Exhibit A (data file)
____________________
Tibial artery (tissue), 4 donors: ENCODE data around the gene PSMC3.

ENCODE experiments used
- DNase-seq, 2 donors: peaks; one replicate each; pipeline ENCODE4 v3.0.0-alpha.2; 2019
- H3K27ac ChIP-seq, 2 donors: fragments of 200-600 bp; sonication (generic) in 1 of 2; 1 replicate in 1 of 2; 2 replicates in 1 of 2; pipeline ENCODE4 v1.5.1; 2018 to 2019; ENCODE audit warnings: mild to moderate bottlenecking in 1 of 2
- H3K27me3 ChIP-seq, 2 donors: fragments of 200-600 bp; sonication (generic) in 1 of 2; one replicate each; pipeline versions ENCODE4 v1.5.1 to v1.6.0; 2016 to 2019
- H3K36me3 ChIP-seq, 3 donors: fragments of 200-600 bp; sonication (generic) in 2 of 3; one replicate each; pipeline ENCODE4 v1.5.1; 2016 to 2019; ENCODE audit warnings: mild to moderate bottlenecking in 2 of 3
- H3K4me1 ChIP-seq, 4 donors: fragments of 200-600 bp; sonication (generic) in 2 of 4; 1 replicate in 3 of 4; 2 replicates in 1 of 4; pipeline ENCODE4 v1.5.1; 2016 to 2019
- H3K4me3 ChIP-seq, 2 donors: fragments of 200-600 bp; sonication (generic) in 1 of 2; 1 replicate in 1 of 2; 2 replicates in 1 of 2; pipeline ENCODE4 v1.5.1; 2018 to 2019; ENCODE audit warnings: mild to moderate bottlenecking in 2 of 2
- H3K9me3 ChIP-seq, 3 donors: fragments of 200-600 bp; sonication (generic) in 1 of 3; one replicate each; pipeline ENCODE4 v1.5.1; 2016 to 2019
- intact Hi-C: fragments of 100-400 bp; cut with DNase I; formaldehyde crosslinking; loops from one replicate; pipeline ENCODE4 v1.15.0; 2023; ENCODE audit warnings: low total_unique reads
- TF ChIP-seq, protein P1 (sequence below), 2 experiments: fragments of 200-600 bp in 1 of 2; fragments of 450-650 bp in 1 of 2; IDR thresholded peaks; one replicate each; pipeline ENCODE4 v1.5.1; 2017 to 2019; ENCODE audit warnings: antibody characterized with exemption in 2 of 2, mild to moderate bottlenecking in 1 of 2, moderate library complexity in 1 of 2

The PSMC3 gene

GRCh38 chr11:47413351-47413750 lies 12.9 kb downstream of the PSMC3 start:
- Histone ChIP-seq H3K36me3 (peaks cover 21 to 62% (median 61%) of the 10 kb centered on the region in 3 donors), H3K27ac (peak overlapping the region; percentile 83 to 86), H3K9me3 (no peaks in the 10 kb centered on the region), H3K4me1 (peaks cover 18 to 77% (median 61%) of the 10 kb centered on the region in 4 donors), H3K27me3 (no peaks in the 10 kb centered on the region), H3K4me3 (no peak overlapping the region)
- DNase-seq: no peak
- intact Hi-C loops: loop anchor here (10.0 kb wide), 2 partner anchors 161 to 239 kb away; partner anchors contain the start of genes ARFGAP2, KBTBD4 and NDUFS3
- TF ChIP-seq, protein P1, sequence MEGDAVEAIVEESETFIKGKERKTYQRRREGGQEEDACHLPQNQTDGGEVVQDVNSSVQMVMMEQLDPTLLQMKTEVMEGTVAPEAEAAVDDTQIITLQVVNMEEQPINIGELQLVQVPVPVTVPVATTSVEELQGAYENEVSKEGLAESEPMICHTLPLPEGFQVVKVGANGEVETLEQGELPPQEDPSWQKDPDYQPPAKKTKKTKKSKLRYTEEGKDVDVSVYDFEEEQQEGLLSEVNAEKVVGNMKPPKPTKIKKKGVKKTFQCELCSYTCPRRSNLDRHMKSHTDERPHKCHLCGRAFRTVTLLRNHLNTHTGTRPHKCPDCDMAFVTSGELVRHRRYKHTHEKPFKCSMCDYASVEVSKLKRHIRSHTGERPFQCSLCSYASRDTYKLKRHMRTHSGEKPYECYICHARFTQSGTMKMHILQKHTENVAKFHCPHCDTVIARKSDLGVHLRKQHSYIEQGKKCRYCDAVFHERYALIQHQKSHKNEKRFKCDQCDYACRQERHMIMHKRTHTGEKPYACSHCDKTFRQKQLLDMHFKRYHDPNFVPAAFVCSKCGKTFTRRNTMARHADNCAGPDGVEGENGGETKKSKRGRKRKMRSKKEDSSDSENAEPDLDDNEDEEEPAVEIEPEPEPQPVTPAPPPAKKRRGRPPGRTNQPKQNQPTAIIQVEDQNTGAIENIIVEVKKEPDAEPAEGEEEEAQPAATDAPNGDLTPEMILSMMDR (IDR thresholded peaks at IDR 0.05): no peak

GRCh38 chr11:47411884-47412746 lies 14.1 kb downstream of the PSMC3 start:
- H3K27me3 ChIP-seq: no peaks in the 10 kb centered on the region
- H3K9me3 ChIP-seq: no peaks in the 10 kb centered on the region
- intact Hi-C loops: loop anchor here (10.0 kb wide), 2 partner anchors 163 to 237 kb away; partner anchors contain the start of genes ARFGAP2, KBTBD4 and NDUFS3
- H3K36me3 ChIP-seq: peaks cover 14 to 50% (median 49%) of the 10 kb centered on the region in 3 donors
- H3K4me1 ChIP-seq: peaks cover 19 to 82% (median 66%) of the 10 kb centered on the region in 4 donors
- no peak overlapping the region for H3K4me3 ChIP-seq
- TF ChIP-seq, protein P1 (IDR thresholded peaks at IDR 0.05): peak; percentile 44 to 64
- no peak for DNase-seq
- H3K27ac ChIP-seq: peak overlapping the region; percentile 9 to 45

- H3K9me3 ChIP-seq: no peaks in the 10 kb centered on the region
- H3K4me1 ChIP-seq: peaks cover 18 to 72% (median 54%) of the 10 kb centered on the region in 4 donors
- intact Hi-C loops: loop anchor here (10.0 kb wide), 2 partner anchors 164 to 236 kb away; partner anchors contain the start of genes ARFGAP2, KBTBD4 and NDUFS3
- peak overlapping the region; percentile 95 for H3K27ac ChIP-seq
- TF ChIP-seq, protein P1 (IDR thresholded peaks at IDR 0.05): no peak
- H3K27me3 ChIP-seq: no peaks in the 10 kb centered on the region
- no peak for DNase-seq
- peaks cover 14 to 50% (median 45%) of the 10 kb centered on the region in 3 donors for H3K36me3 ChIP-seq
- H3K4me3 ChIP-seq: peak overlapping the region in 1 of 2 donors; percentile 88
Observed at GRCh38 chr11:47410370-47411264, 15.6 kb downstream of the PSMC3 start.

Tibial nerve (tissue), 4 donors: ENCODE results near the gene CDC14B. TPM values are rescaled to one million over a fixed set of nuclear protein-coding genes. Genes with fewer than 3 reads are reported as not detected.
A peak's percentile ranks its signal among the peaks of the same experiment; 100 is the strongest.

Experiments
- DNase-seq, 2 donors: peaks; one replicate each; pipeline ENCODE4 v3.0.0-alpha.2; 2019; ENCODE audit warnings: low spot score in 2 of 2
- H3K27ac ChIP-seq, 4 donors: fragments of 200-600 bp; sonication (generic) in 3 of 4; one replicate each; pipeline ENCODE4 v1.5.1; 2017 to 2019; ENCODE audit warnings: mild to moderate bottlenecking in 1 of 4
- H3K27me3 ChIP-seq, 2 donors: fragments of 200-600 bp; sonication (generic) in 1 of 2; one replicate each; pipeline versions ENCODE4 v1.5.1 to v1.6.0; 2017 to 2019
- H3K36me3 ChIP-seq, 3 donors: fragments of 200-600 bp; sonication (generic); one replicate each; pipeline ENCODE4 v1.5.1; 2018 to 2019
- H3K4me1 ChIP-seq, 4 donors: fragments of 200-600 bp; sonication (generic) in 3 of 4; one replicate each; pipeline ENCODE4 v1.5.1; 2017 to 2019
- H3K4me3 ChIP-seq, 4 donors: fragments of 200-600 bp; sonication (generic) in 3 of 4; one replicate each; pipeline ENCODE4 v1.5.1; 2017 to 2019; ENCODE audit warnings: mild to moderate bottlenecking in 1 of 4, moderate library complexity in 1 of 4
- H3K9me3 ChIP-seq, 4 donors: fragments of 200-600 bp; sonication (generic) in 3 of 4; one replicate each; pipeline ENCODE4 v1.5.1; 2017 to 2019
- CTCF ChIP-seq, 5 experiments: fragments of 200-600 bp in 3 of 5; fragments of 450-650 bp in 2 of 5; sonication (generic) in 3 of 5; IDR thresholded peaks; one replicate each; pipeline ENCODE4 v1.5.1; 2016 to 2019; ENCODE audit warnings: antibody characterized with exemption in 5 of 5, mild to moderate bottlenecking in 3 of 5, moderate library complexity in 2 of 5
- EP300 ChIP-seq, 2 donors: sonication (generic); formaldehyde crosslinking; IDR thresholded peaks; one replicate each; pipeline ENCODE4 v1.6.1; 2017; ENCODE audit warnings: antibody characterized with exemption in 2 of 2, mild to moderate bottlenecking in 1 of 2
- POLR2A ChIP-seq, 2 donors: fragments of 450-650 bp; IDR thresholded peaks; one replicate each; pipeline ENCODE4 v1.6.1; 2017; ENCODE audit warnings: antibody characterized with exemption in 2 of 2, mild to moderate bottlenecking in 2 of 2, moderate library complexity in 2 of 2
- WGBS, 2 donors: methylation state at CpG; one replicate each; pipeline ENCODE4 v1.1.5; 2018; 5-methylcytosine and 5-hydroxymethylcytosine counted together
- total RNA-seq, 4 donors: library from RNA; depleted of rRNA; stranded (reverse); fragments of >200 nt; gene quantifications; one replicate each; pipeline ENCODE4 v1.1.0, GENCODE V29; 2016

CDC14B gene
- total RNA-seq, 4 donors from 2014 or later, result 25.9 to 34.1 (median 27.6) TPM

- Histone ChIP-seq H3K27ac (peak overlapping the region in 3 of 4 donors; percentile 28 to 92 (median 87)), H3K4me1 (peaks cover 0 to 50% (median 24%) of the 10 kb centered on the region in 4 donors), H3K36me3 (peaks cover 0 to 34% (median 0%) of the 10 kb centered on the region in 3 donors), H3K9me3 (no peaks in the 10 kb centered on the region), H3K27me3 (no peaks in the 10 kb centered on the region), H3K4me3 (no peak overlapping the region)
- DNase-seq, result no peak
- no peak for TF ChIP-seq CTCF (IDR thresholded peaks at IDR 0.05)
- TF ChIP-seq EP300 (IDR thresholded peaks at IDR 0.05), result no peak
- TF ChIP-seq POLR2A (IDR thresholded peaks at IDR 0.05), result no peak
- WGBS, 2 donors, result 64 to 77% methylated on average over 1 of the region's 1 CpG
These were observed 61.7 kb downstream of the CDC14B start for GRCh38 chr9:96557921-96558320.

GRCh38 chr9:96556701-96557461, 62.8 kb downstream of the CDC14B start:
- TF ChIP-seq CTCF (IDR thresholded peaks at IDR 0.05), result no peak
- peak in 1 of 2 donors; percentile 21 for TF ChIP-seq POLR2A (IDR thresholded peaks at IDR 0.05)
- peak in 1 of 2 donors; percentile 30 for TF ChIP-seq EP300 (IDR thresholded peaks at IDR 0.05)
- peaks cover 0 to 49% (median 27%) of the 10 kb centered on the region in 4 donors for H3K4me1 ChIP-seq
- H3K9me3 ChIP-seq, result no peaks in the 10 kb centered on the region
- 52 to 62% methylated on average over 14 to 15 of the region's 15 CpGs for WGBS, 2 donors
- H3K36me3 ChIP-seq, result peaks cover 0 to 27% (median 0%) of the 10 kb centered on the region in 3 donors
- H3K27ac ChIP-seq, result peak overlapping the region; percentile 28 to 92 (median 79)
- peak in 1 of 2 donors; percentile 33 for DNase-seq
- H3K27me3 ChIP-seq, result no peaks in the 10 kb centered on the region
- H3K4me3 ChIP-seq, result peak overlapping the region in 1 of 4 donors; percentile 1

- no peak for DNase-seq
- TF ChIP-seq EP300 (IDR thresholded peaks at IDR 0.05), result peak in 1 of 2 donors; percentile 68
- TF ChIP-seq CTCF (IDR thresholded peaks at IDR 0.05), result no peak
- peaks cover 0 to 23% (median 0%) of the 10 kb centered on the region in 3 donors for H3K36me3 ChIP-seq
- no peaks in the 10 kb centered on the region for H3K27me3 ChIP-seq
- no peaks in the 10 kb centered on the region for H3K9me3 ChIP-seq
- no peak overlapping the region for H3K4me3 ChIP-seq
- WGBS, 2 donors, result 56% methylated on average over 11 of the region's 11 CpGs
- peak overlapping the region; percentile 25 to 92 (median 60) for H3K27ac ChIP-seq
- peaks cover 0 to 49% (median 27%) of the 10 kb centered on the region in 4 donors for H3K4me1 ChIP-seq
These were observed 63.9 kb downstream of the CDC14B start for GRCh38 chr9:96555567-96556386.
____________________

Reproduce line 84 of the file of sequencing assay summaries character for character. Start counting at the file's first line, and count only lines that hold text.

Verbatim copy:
These were observed 63.9 kb downstream of the CDC14B start for GRCh38 chr9:96555567-96556386.